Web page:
I didn’t come to Armenia to try and make a difference in people’s lives. I am 22, fresh out of college, confused, drowning in my own convoluted sense of self. I have no business entering any space–let alone one as mutable as the South Caucasian one–and announcing to the people therein, “Let me help you help you.”
I’m not here to try and find myself, either. To benefit from the dram-to-dollar exchange rate as I wander the pubs of Yerevan, explaining in between cigarettes that I’m just on a quest to figure out who I am, man.
I am here to learn. To struggle with language. To hand over my compass. To stand corrected when I assume too much. To fail, and to fall hard.
It isn’t easy. There are days when I am nothing short of a burden to the people who have welcomed me into their homes and workplaces. I flounder through basic tasks, upset the order of things. But I am forgiven endlessly. There is deep wisdom that precedes any mistake I could possibly make; a level of compassion that is infinitely both nurturing and patient. For this, I am forever grateful.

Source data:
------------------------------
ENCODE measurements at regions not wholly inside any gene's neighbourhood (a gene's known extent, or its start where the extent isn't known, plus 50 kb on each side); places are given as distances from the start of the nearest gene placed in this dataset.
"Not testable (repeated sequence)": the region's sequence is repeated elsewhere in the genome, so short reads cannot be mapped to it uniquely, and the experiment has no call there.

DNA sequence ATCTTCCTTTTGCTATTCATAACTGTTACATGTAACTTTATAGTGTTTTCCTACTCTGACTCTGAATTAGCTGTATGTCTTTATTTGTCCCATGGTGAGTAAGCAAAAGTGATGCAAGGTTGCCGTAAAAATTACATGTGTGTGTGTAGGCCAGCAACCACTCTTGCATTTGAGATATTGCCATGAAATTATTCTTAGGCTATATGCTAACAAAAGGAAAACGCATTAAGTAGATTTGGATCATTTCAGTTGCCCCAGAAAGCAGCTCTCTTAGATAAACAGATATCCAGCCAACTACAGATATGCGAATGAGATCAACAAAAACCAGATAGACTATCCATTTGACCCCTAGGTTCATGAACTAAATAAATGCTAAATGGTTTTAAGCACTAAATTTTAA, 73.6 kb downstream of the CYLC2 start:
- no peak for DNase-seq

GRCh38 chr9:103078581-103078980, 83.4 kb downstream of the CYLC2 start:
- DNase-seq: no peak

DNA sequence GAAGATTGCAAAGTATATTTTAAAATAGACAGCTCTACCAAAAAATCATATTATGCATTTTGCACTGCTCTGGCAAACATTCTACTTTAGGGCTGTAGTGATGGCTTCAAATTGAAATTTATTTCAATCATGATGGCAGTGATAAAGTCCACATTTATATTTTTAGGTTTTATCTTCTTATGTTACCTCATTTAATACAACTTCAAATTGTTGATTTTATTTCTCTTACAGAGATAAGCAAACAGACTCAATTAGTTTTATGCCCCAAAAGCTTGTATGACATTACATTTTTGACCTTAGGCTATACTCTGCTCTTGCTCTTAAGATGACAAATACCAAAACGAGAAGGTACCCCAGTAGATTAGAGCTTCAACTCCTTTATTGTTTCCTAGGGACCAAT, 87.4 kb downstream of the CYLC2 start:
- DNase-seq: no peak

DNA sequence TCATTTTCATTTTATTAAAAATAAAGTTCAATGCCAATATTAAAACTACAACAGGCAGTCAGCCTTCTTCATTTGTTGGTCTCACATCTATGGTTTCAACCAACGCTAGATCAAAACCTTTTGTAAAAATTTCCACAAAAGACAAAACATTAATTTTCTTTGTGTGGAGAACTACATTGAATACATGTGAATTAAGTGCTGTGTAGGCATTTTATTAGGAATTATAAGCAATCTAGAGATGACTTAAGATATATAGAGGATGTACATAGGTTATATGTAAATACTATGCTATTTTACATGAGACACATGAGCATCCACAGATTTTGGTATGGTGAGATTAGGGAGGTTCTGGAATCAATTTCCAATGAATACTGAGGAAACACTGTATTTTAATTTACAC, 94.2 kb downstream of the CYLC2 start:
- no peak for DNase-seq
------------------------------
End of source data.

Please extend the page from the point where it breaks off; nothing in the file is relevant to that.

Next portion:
And so I remain, a vestige of certainty and power, submissive to the mutability of this place, where people dance in the aisles, wax lyrical about dark pain and always, always remind me, jana, that this is where I need to be.